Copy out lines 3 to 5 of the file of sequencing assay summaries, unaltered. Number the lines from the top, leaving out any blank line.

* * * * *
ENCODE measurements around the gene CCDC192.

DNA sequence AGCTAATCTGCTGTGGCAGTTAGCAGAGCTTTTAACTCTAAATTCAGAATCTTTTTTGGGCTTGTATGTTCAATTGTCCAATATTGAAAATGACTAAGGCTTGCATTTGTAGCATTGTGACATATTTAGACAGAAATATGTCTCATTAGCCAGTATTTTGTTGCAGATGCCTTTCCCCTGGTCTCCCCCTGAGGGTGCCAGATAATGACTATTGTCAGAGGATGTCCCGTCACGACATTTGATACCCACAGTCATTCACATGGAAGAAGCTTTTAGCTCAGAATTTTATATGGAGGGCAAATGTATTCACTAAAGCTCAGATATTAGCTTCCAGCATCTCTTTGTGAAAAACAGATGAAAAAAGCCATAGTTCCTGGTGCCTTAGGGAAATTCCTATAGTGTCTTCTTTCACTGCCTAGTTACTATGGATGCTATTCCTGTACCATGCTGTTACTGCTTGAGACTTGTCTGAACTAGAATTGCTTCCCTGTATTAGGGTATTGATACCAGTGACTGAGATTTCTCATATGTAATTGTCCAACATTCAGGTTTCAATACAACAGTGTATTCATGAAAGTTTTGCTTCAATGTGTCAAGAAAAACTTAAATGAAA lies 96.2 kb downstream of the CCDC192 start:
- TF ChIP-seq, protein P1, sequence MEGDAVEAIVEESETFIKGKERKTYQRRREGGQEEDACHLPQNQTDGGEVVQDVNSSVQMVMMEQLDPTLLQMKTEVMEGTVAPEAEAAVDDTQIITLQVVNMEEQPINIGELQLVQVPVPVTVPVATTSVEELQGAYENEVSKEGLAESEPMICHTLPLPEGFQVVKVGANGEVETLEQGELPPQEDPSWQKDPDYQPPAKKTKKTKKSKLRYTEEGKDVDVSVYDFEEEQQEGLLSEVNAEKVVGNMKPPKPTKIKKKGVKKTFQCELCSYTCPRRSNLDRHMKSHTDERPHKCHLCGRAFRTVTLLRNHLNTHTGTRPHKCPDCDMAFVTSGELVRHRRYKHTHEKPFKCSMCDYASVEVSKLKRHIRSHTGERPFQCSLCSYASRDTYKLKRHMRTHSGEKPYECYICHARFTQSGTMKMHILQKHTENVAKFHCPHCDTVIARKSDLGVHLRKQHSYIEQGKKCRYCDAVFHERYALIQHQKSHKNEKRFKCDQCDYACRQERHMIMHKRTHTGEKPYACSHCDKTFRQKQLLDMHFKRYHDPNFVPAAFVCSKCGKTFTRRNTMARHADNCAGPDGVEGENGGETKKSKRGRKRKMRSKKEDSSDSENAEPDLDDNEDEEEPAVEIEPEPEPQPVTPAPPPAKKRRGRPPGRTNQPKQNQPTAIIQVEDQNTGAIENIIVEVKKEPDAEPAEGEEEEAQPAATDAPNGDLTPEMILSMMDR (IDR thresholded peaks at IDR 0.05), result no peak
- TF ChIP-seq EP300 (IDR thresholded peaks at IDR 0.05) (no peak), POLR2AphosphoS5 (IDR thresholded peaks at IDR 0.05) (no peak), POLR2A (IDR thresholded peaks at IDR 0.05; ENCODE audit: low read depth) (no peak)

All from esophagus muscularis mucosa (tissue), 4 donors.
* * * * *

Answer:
- TF ChIP-seq, protein P1, sequence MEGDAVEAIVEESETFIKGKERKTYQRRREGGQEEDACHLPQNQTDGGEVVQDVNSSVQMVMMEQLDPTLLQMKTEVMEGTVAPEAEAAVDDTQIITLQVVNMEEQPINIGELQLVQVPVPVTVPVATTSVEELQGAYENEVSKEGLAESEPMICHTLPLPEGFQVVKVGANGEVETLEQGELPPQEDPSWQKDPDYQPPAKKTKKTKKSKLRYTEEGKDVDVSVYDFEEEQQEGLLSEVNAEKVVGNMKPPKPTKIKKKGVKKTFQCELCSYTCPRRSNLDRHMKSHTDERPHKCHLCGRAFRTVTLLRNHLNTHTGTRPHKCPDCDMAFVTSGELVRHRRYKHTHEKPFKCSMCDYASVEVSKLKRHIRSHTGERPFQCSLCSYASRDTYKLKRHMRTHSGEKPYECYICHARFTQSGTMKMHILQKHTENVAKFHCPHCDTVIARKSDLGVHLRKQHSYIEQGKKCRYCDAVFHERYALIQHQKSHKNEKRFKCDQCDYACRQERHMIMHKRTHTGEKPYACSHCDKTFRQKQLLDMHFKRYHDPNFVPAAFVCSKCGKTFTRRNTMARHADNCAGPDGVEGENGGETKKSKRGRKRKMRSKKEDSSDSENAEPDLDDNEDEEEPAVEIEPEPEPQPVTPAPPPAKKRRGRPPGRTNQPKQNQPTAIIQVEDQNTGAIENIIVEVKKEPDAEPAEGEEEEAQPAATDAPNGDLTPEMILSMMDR (IDR thresholded peaks at IDR 0.05), result no peak
- TF ChIP-seq EP300 (IDR thresholded peaks at IDR 0.05) (no peak), POLR2AphosphoS5 (IDR thresholded peaks at IDR 0.05) (no peak), POLR2A (IDR thresholded peaks at IDR 0.05; ENCODE audit: low read depth) (no peak)

All from esophagus muscularis mucosa (tissue), 4 donors.